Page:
Sitting on the edge of my bed, I looked down apprehensively at the envelope in my hands, taking a deep breath. My hands were shaking slightly, and I made an effort to straighten them, to deliberately slump so my stiff posture would be forced to relax. This was something I knew I must do, to move on- something I was finally ready to do.
The envelope was a perfectly ordinary one, plain white, just a standard envelope- but inside, it held the connection between now and the past, the person I was and the person I had been. If I was to do what I was preparing myself to do, I would finally be acknowledging that I had moved on for good, that there was no going back to the person I had been once- ever. Once, I would never have been able to even consider this. Once I would have held tightly to the contents of this envelope, refusing to let go... refusing to heal.
But now, I was sick of it- sick of myself, my self-centered view of who I was in the world. I had, by seeing only myself, only in the ways I wanted to, only succeeded in alienating myself, isolating myself from anyone who wanted to love me or help me. I had thought no one cared- but I had not allowed them to care. I had pushed them away the moment they approached. In my times of darkness, I had hurt many more besides myself...
No more. I was different now. My life was different, and I would never allow myself to become so hopeless and self-pitying again.
I looked down at the envelope again, exhaling slowly. I was beginning to slide my fingers underneath the flap when Isabelle, my roommate, walked in. Isabelle is one of those people who isn't beautiful like most people would think of beautiful, but I think she's very pretty in an Isabelle kind of way. Natually she thinks she's hideous, like 99% of girls. She has a deep orange colored hair, but strangely, few freckles, and she always wears a lot of eye makeup. She doesn't usually wear any jewelry but the stud in her nose, but today she had a stack of Indian looking bracelets on her arm.
"Hey, Fiona," she called carelessly, not really paying attention to me. I had looked up sharply, startled, when she entered, but now I sighed in relief- I didn't mind her being here. In fact, I welcomed it. It would be nice to have someone with me as I burned the bridges to my past, someone who had been there for me during some of my lowest moments.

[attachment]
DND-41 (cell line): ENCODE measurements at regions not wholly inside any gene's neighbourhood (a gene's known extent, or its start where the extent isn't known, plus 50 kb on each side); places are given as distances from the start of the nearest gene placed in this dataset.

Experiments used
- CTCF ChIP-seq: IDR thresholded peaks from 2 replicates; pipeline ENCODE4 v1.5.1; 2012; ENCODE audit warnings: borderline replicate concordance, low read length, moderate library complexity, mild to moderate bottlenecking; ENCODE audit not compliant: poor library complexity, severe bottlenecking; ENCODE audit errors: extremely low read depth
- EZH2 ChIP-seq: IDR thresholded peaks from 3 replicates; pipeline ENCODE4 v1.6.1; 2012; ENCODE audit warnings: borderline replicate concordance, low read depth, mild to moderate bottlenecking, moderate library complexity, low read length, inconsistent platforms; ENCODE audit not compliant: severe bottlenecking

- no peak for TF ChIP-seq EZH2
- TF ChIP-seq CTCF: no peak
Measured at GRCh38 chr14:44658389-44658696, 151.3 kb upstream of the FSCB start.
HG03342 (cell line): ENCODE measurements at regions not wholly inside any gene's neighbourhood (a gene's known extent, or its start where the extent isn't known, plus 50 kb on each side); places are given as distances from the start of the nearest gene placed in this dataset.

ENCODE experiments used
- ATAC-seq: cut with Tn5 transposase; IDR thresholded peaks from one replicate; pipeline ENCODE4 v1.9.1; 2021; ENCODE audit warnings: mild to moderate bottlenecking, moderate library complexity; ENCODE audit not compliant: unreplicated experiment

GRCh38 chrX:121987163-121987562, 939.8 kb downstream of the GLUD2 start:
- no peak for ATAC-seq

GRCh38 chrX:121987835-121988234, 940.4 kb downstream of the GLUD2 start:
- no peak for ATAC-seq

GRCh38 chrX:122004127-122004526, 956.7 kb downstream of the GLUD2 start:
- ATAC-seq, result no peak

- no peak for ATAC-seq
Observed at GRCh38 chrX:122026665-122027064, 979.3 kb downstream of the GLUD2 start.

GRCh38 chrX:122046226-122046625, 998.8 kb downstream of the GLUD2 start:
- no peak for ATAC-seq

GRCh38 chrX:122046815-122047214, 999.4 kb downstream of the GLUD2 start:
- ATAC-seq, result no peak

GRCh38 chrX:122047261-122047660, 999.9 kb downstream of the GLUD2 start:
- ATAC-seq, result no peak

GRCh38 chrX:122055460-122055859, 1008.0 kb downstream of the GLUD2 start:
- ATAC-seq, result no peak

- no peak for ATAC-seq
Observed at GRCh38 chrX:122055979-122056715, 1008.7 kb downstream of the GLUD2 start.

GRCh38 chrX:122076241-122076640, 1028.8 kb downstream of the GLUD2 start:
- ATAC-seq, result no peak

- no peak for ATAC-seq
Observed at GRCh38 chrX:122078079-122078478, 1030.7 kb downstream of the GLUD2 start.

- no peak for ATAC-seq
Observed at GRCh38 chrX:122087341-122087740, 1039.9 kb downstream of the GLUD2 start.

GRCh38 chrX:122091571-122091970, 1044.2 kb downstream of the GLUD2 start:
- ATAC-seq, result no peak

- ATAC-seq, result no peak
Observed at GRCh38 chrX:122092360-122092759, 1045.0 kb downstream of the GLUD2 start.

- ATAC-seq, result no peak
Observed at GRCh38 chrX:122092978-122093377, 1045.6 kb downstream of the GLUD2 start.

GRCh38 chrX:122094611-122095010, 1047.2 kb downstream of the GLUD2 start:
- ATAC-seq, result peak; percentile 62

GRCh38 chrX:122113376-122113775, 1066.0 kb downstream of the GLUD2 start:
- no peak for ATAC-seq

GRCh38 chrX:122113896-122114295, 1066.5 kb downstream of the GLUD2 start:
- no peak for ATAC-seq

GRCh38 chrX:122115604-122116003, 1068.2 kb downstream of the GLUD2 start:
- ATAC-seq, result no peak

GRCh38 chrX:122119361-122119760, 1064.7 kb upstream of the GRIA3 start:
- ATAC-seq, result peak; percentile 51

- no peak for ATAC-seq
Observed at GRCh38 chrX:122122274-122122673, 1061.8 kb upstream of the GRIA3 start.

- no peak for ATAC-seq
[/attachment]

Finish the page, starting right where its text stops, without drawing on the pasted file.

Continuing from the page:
"Hey, Iz," I said as she went to stand before her little dresser, scowling into the mirror, fumbling with her bags.
"Hello, Anne of Green Gables," she mumbled. "I might as well wear a prairie dress and put my hair in braids. Do you think I should dye my hair a different color, Fi? Blonde, maybe black-"
"Don't you DARE, Isabelle," I ordered. "How many times do I have to tell you your hair is unique and gorgeous, and all the other encouraging shit you always hammer into my own brain?"
"The difference is I'm not just saying it because you're my friend," Isabelle muttered. "See, Fi, with me-" she turned to face me, but cut herself off abruptly when she finally noticed the envelope in my hands, the look in my eyes. Her pale face stiffened, getting that scared, anxious look that once had made me so pissed and defensive. Now, seeing her, I only realized how much she cared about me.
"Fiona- what do you have that out for?" she asked, moving to sit beside me on my bed. She turned her head to look at me carefully, touching my arm. "Are you okay? Are you feeling-"
She broke off, searching my eyes.
Isabelle had reason to be nervous, I knew. She knew what was in the envelope, knew the power its contents had once held over me. She had seen me more in the last year than my own family, knew what I had been through firsthand...
You see, I have had major bouts of depression since I was eleven years old. I remember being in fifth grade, watching the other kids on the playground, and sitting by myself, shutting everyone out and only thinking to myself how bad I felt, how friendless and awful I was. I remember coming home to a room with posters of kittens and the Spice Girls, old dolls and Goosebumps books, and scraping at my ankles, my hips, with tacks, nails, and scissors. I did not know why I was doing it- I knew only I was bad, and everyone hated me, would never understand me.
Of course, I was wrong. My parents,my younger brother, even teachers loved me and were concerned about me, even without knowing what I did to hurt myself. But I was so wrapped up in my pain that I couldn't see it, wouldn't have wanted to see it.
My weapons against myself grew in sharpness, and by the time I was 12 I wouldn't wear shorts or short sleeves. I was also twelve when I made my first suicide attempt. I tried to hang myself, but fortunately my little brother walked in on me. He was only nine years old...
I know I must have scarred him, ruined his innocence, over the years of my despair. I tried to kill myself three more times after that... pills at fourteen, slashing my wrists at sixteen, and last year, pills again, in the bed of my college dorm. It was Isabelle, not my roommate, who had found me last year, who saved me...